Creating your brand identity for the digital realm can be a daunting task when you're a small business with limited resources. There are so many potential ways to present yourself as a company and reach your target customers. But when you have a smaller budget, as nearly every startup and small business does, you need to make sure you spend every penny of your funds wisely in order to efficiently and effectively connect with real customers.
What is a brand identity?
A brand identity is deeper than just leaving a cool and modern impression on potential customers. The main purpose of establishing a brand identity is to deliver a consistent and unique message to your target audience not just about what you do, but who you are. You can achieve this by having a clear idea of who wants the kinds of products or services your small business offers, and knowing who your competitors are and taking an honest look at what makes them special. This crucial information will help you prioritize where you should build your presence online, and can save you a lot of time and money in the long run by empowering you to make smarter marketing decisions!
For example, Pinterest users are largely comprised of women according to a marketing poll on eMarketer.com. This social media website could be a great place to establish your brand if your customers are mostly women, but wouldn’t make sense and could be a waste of your valuable time if your business targets men.
Translating your startup’s strengths into visual brand identity design.
Once you know who your target audience is, what they’re looking for in a product or service, what motivates them, and how your business can best serve these individuals, it becomes a lot simpler to design the visual elements of your brand identity. In fact, that will probably be the first thing your designer asks about when developing concepts and rough sketches for your small business’s logo and other elements of business identity.
But your designer will also need to keep in mind the needs of the digital era. The logo must be scalable so that it looks as good on exterior signage as it does on your website's header and 16x16 pixel favicon, and it will need to fit a number of space and shape requirements for different websites in your marketing mix. It's tempting to add more colors and fonts as the whim strikes, but keeping it down to two or three main colors will leave a bigger impact. It is important to keep a coherent and very simple color scheme and typography for your site and various social media profiles.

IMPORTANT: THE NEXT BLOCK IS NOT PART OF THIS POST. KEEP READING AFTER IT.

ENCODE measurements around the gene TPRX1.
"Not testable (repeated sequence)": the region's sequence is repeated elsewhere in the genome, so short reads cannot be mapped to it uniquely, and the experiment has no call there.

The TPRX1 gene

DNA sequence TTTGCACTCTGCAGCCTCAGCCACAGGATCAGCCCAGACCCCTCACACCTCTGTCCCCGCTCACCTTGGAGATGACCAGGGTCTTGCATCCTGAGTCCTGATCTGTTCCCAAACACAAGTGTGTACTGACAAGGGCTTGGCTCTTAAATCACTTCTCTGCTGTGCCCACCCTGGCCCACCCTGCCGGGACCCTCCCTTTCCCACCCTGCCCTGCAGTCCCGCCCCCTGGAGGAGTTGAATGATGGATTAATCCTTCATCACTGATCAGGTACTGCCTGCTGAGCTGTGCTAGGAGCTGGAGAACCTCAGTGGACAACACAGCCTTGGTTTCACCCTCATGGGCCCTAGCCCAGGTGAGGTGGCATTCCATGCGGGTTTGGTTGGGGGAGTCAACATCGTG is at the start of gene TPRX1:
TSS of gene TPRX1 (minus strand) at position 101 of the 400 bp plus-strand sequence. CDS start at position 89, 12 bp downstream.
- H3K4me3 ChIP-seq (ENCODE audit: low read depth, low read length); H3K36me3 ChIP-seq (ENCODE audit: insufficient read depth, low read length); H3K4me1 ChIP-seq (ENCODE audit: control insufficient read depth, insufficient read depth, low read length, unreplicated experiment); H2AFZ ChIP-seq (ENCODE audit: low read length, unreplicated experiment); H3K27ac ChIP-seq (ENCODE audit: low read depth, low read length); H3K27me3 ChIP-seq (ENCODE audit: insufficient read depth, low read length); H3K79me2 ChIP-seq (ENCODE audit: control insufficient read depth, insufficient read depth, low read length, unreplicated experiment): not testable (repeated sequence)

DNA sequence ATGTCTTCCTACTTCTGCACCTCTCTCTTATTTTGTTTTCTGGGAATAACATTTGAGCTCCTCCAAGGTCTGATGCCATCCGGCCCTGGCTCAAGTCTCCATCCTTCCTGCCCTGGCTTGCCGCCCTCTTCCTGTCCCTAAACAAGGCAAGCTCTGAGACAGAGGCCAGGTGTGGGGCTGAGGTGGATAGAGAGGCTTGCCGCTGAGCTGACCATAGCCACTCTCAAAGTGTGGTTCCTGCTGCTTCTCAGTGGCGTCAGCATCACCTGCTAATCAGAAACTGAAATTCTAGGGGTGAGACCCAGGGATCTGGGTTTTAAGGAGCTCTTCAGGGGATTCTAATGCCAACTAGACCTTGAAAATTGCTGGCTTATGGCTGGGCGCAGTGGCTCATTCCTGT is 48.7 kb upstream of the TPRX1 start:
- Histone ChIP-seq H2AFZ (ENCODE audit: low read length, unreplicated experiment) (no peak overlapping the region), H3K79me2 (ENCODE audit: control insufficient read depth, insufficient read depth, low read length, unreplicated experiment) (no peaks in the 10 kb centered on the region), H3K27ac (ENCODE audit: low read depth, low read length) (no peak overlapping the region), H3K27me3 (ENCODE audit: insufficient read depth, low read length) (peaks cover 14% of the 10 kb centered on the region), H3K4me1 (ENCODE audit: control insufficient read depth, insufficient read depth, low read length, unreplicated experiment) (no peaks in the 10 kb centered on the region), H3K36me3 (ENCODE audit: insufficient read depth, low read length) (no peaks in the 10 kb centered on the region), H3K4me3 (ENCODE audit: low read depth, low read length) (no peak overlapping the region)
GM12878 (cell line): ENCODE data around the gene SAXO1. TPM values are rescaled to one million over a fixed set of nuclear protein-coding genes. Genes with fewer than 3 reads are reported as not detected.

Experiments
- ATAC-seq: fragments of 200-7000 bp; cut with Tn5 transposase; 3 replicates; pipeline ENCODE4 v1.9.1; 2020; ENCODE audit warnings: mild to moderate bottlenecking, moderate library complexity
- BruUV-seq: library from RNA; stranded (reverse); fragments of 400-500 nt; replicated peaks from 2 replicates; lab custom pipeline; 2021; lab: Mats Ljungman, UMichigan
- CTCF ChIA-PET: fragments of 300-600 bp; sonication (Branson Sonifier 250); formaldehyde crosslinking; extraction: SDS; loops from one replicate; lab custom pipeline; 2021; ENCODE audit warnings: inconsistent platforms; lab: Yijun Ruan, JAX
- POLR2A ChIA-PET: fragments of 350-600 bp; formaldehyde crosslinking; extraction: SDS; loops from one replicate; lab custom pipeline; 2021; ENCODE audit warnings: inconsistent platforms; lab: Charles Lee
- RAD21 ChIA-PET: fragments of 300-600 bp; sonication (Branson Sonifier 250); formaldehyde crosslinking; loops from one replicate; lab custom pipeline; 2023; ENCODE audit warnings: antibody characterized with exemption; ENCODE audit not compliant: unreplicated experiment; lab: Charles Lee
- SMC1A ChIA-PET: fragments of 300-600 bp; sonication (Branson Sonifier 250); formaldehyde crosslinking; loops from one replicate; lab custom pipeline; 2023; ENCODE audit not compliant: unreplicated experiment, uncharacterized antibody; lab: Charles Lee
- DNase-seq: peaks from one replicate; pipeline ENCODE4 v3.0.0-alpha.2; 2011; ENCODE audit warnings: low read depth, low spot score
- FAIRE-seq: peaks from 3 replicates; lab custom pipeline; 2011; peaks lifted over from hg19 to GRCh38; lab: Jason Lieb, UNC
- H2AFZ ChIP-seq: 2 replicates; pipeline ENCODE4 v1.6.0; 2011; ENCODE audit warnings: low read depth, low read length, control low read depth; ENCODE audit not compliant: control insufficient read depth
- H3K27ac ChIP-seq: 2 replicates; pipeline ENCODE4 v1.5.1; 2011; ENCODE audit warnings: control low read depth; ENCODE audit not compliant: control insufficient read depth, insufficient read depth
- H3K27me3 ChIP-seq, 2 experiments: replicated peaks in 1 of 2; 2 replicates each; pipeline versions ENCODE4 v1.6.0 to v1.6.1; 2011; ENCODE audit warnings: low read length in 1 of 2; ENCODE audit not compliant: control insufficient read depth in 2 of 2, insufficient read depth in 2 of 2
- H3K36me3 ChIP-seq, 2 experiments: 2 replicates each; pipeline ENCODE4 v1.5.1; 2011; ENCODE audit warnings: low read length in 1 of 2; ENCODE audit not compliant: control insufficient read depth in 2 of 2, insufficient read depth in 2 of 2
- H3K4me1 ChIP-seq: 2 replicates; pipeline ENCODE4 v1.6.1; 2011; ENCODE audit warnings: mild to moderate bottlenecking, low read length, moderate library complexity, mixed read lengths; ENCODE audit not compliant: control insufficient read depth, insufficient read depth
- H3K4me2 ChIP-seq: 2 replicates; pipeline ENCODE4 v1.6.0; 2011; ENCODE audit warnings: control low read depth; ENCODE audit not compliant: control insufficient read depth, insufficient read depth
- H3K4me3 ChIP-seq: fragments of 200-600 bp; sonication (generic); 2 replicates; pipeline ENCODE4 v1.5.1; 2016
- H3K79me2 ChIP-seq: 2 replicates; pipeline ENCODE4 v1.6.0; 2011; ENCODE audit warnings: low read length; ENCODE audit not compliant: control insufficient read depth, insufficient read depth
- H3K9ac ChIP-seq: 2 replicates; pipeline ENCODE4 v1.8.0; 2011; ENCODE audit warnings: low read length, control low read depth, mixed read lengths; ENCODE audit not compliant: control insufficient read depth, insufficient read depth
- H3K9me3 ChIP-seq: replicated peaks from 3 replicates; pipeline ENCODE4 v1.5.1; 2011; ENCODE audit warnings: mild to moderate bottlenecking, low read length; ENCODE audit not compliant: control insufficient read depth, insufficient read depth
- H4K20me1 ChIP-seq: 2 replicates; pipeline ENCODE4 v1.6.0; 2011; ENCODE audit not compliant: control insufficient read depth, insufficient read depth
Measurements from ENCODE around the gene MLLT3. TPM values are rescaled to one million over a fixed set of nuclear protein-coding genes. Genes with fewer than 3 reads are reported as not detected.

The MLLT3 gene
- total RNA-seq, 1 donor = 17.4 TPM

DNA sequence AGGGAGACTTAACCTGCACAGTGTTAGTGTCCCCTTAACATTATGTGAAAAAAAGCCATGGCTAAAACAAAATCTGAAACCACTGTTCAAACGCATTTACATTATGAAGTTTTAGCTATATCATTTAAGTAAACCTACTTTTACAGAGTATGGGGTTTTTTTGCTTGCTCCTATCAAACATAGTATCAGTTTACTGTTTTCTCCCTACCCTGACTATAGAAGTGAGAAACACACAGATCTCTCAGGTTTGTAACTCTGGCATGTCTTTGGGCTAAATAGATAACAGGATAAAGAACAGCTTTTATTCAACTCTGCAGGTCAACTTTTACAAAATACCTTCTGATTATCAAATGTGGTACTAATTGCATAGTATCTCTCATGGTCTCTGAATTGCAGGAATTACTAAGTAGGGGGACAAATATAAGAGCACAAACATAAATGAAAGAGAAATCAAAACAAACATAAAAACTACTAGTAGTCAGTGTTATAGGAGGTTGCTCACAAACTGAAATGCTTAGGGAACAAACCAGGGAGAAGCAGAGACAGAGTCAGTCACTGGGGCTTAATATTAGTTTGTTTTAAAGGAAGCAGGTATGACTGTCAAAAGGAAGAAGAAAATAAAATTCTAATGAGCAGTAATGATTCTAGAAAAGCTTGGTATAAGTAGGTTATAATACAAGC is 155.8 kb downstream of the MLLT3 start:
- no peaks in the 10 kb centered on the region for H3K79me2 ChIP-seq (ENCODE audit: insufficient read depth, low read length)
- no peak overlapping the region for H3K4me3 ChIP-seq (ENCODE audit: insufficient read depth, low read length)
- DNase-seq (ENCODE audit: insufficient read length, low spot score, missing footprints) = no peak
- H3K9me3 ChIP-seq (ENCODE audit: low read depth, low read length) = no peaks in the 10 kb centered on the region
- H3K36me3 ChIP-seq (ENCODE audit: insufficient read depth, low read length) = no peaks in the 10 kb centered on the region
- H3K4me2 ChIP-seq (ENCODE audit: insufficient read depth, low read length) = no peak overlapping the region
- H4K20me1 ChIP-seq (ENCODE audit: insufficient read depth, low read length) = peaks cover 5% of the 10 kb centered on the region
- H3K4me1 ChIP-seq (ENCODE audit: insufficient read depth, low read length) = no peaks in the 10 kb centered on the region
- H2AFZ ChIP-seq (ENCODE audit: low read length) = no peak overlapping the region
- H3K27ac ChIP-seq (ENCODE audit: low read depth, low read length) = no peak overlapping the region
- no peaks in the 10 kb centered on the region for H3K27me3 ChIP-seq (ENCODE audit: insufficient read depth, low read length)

Making your brand identity come alive on the web.
Now that you're sure of your key demographic and visual identity, it's time to put yourself out there! Once you have created incredible visual design elements and standards for your brand identity offline, now you have to translate that to the web, your online storefront open to the world 24 hours a day, seven days a week. Start by following today’s best practices in web design, like using high contrast in text and web-friendly typefaces, and having a simple and user-friendly experience that guides the user through their online journey with your brand. Develop strict brand standards and guidelines so that designers, web developers, and content developers can do what they do best while ensuring that all of their output stays true to your brand, no matter the medium.
If you take an honest look at your small business’s website and it isn’t up to snuff for representing your small business to your ideal target audience, it may be time to redesign your web presence so that everything adheres to your brand standards and reflects the message you're truly trying to send. As you build out your presence and experiment with new digital marketing tools and tactics, you may find yourself adjusting and expanding the necessary brand standards accordingly. This is perfectly fine, as long as you remember that you don't need to be everything to everyone. It's all about connecting your unique brand with the unique needs of your target customers.
How do you start building your brand identity?
To get started building your startup’s brand identity, or improving upon the execution of your small business’s current identity, we recommend the following first steps!
- Clearly define your target audience, how the products or services your small business offers can help that target audience. Evaluate how your brand is uniquely poised to serve these individuals.
- Closely examine your visual identity elements like logos, color palettes, typefaces, printed materials, even your storefront and highlight the things that make you you.
- Audit your web presence critically, and be honest with yourself about whether it reflects your brand’s true identity and the message you want to send to customers.
Need help getting your small business or startup brand identity on point? Contact Tentacle Inbound today to consult with our team of design and branding experts.